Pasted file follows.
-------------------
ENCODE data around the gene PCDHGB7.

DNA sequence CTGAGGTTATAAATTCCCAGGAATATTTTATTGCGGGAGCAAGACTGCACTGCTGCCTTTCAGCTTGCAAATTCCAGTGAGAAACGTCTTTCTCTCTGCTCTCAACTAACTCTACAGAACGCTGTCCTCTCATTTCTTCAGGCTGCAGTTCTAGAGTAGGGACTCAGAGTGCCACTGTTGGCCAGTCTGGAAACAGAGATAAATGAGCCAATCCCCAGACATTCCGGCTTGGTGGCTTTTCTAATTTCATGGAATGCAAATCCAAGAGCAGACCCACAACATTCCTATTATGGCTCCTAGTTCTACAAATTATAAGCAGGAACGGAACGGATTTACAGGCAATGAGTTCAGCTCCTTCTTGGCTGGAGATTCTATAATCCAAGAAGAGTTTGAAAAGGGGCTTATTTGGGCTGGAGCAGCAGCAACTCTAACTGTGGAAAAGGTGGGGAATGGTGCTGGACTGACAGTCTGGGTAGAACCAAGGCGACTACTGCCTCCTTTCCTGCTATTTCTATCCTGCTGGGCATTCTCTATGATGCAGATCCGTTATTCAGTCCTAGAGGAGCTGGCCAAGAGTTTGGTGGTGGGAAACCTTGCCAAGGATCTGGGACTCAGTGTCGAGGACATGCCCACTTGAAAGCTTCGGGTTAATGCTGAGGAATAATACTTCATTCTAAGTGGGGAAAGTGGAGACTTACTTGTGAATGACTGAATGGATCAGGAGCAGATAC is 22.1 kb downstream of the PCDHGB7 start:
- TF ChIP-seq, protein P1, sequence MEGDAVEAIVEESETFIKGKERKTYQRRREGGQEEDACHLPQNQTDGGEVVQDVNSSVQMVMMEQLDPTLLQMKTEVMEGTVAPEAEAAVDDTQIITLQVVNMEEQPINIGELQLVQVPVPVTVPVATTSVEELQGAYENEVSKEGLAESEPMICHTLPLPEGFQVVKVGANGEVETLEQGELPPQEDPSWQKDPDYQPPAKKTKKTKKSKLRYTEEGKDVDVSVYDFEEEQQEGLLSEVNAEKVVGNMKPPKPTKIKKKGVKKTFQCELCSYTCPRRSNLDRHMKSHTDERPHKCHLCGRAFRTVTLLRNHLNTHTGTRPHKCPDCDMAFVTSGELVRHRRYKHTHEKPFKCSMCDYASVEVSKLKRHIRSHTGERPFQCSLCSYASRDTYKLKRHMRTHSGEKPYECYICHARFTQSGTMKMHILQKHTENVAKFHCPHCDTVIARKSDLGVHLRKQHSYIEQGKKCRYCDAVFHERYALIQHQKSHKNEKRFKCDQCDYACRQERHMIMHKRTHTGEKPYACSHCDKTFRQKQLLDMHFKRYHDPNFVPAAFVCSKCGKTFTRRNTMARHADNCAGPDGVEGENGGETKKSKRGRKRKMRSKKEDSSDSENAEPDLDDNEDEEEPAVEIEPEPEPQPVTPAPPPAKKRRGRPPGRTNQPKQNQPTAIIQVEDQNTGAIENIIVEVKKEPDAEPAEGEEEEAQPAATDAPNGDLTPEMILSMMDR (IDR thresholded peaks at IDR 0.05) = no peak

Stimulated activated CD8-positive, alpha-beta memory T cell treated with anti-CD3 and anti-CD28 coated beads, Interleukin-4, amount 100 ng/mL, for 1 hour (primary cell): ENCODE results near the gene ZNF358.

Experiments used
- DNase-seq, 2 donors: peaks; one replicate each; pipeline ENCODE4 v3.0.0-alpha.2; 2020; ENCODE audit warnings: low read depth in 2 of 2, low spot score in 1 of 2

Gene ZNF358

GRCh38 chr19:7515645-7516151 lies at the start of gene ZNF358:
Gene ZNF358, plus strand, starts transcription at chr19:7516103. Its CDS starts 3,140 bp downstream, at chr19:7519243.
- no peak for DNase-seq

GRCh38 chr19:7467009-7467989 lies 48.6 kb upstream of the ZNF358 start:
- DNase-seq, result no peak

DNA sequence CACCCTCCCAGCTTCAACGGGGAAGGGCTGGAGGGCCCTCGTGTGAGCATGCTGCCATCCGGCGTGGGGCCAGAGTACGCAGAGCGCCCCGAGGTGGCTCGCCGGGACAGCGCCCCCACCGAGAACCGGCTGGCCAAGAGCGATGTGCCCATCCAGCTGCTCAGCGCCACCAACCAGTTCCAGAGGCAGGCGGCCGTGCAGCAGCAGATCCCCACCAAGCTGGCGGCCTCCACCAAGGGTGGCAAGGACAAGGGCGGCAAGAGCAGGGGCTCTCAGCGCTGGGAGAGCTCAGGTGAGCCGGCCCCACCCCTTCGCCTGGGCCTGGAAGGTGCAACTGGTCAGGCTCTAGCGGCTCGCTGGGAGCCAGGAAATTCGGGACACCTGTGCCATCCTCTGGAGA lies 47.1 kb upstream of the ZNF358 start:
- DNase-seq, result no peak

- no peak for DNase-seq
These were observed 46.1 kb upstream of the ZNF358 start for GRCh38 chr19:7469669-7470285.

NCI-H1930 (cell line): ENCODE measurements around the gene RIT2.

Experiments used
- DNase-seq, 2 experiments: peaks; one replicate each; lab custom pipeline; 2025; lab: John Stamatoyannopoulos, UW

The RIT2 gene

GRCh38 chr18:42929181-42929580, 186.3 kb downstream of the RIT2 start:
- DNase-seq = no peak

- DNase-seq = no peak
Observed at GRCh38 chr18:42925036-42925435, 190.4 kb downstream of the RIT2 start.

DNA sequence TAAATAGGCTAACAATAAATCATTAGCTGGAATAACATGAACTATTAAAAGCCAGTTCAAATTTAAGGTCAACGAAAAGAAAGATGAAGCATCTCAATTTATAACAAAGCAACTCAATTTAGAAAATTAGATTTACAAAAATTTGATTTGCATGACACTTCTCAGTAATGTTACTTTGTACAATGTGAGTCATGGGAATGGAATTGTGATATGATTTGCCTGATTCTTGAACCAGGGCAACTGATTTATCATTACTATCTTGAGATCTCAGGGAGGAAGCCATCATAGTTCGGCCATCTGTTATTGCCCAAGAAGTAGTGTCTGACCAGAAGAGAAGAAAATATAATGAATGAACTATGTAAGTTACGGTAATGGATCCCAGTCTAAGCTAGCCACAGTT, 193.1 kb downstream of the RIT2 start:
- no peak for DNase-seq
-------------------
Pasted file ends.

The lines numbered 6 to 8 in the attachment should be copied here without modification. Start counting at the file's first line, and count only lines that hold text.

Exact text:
- DNase-seq, 2 donors: peaks; one replicate each; pipeline ENCODE4 v3.0.0-alpha.2; 2020; ENCODE audit warnings: low read depth in 2 of 2, low spot score in 1 of 2

Gene ZNF358

GRCh38 chr19:7515645-7516151 lies at the start of gene ZNF358: